As initial anxiety over Donald Trump’s victory gave way to market euphoria in the days following the election, there was a casualty. Gold prices.
Tuesday, 24 January 2017
Last updated 6 hours ago
May 3 2007 | 2:00pm ET
Hedge funds may be on the brink of collapse, according to the Federal Reserve Bank of New York. Or, they might not be.
“Recent high correlations among hedge fund returns could suggest concentrations of risk comparable to those preceding the hedge fund crisis of 1998,” the year Long-Term Capital Management blew up, writes capital markets economist Tobias Adrian in a report issued Wednesday. But he quickly noted that the metrics pointing in that direction could be misleading.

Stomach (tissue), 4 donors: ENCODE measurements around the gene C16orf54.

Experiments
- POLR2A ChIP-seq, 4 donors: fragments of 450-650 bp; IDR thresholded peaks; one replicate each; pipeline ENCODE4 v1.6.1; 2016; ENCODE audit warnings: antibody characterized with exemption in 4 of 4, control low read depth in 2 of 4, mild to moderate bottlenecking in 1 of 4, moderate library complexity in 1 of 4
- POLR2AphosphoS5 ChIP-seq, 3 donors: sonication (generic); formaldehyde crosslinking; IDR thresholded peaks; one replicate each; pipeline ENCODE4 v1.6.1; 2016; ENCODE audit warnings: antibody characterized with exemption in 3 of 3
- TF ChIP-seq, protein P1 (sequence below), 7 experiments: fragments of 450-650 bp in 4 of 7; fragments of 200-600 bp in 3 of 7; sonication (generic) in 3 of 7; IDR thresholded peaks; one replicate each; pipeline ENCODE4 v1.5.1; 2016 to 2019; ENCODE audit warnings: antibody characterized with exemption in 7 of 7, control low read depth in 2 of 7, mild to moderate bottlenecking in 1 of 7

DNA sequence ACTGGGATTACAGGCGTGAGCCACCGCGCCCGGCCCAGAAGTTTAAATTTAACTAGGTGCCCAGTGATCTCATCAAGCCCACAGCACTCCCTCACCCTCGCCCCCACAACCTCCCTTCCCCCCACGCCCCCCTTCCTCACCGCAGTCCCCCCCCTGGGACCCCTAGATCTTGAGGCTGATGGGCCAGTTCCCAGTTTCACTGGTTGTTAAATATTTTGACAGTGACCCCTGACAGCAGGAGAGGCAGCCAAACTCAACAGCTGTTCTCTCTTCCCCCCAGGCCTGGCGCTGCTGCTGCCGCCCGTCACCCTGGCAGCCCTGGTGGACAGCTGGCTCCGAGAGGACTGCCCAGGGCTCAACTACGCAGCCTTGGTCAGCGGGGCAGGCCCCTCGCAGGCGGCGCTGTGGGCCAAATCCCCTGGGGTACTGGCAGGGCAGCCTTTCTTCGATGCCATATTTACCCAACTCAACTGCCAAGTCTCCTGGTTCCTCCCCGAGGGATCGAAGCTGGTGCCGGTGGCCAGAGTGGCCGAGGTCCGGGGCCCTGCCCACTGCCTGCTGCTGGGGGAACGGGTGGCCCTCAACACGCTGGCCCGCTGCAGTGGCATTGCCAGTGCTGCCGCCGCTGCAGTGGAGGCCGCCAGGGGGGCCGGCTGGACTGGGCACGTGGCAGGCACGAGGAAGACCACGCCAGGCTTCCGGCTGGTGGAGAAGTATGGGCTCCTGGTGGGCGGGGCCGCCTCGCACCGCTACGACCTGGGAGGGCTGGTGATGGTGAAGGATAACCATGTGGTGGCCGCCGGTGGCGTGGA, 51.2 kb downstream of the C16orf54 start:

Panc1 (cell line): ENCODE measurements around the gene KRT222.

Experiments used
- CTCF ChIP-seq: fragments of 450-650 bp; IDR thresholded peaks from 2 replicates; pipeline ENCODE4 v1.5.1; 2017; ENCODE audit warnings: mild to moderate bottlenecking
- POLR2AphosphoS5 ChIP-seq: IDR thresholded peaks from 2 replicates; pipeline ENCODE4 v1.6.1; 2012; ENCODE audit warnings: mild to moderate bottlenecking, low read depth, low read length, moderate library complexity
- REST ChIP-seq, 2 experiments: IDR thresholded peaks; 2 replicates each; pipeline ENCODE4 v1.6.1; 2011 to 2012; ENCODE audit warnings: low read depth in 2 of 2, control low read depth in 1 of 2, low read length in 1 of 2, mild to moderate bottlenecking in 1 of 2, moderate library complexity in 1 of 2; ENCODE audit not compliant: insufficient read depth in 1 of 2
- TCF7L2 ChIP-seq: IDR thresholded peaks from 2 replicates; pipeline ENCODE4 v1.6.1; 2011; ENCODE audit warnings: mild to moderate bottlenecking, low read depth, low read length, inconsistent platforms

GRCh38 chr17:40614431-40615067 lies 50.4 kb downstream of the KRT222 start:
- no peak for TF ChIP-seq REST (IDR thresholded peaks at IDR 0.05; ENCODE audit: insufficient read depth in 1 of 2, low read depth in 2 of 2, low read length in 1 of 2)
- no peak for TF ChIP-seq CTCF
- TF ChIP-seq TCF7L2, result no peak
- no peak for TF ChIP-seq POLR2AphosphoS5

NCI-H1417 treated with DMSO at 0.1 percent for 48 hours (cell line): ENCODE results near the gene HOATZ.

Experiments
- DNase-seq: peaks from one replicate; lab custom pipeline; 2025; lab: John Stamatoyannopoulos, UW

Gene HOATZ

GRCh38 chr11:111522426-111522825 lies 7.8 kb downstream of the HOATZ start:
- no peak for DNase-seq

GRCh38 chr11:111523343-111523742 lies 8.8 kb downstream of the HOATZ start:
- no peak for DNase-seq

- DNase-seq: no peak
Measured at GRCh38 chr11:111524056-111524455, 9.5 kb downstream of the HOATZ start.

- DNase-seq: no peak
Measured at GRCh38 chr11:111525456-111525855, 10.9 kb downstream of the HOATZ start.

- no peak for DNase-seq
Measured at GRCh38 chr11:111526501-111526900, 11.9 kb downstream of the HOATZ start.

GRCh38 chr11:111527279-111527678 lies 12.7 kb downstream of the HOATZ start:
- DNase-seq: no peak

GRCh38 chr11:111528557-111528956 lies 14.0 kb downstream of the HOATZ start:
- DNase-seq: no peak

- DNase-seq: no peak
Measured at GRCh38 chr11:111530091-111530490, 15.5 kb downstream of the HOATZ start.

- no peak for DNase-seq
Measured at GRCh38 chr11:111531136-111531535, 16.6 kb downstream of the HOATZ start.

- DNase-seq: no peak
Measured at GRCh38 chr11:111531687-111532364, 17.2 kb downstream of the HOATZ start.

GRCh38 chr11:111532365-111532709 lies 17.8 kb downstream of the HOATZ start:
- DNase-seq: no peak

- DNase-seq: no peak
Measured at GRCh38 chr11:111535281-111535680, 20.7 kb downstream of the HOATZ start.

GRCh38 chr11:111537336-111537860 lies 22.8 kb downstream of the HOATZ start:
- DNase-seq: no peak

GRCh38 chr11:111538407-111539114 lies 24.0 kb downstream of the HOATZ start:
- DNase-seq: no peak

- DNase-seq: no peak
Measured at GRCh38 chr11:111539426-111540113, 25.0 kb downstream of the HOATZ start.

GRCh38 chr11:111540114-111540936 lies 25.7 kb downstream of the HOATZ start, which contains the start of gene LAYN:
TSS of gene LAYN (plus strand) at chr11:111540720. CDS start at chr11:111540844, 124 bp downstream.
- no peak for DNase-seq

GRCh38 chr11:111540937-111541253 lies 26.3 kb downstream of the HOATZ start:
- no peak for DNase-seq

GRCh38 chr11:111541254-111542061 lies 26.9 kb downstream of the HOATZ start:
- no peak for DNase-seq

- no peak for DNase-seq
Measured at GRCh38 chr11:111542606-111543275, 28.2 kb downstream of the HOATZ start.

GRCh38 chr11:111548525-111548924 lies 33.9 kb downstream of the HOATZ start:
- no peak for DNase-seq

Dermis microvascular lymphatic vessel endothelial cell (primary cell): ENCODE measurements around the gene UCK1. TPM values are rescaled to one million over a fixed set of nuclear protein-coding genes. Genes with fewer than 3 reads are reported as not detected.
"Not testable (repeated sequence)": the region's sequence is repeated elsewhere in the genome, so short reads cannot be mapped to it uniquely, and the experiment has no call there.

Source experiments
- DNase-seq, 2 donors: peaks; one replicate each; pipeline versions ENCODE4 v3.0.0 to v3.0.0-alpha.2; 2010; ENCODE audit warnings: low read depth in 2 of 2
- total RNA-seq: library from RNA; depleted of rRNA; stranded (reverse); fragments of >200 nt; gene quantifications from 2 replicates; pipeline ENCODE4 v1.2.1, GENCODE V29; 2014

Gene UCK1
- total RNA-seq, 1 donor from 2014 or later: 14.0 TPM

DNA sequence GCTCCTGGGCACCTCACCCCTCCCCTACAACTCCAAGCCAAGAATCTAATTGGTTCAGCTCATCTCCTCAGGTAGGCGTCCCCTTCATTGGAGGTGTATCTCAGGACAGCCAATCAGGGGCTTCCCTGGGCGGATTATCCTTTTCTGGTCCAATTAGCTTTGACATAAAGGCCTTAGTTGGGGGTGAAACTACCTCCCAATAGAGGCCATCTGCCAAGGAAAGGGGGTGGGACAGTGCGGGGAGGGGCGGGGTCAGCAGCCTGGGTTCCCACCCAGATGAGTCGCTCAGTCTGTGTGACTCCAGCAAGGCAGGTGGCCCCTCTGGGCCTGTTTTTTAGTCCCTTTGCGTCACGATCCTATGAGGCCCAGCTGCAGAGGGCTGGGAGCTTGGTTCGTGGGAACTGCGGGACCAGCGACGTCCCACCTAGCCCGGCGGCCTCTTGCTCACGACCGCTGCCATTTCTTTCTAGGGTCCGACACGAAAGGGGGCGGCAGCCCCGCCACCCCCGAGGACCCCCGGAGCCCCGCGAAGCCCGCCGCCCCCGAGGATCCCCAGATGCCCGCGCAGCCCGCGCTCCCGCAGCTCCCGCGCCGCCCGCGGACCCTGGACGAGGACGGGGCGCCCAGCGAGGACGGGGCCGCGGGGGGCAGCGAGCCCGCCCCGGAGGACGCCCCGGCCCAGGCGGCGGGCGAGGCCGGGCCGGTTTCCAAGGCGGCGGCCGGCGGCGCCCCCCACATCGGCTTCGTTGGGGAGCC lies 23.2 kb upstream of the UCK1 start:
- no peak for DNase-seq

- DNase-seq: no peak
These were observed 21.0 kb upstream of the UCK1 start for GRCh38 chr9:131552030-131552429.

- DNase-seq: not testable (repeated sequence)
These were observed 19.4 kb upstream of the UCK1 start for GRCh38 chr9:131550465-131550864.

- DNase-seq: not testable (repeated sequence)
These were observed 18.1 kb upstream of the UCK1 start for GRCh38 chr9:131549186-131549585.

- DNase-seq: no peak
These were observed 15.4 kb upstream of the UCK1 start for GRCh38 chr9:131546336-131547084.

Adrian noted that low volatility is making things look more precarious than they are. “The unusually high correlation among hedge funds in the current environment is therefore attributable primarily to low hedge fund volatility,” he writes, adding that an LTCM-style meltdown is unlikely.
The New York Fed is unlikely to take the prospect of another LTCM lightly: It led the $3.6 billion bail-out of the notorious hedge fund in 1998.